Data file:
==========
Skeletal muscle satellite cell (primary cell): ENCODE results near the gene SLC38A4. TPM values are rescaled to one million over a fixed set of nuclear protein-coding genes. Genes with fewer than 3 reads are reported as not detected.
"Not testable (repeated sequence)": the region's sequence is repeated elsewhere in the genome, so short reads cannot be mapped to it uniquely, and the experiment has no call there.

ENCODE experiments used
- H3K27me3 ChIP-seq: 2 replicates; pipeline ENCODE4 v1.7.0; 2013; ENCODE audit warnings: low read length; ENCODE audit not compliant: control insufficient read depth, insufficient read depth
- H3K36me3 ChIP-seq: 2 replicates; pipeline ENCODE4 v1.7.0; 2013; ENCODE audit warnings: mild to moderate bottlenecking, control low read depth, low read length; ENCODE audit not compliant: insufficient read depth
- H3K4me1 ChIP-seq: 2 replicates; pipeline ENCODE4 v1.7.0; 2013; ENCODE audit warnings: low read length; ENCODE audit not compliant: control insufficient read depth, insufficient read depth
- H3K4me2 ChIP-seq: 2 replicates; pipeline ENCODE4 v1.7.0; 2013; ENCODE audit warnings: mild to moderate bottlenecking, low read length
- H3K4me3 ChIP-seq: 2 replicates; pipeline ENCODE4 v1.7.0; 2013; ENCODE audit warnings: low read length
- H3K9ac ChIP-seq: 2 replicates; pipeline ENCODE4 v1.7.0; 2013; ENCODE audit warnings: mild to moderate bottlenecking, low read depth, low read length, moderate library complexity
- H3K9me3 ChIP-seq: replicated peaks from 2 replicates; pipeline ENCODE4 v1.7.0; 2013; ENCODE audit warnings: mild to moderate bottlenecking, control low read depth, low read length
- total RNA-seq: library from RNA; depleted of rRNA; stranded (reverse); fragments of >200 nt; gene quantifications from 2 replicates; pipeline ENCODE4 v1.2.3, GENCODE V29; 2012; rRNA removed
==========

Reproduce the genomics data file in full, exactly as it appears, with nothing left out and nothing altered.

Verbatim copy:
Skeletal muscle satellite cell (primary cell): ENCODE results near the gene SLC38A4. TPM values are rescaled to one million over a fixed set of nuclear protein-coding genes. Genes with fewer than 3 reads are reported as not detected.
"Not testable (repeated sequence)": the region's sequence is repeated elsewhere in the genome, so short reads cannot be mapped to it uniquely, and the experiment has no call there.

ENCODE experiments used
- H3K27me3 ChIP-seq: 2 replicates; pipeline ENCODE4 v1.7.0; 2013; ENCODE audit warnings: low read length; ENCODE audit not compliant: control insufficient read depth, insufficient read depth
- H3K36me3 ChIP-seq: 2 replicates; pipeline ENCODE4 v1.7.0; 2013; ENCODE audit warnings: mild to moderate bottlenecking, control low read depth, low read length; ENCODE audit not compliant: insufficient read depth
- H3K4me1 ChIP-seq: 2 replicates; pipeline ENCODE4 v1.7.0; 2013; ENCODE audit warnings: low read length; ENCODE audit not compliant: control insufficient read depth, insufficient read depth
- H3K4me2 ChIP-seq: 2 replicates; pipeline ENCODE4 v1.7.0; 2013; ENCODE audit warnings: mild to moderate bottlenecking, low read length
- H3K4me3 ChIP-seq: 2 replicates; pipeline ENCODE4 v1.7.0; 2013; ENCODE audit warnings: low read length
- H3K9ac ChIP-seq: 2 replicates; pipeline ENCODE4 v1.7.0; 2013; ENCODE audit warnings: mild to moderate bottlenecking, low read depth, low read length, moderate library complexity
- H3K9me3 ChIP-seq: replicated peaks from 2 replicates; pipeline ENCODE4 v1.7.0; 2013; ENCODE audit warnings: mild to moderate bottlenecking, control low read depth, low read length
- total RNA-seq: library from RNA; depleted of rRNA; stranded (reverse); fragments of >200 nt; gene quantifications from 2 replicates; pipeline ENCODE4 v1.2.3, GENCODE V29; 2012; rRNA removed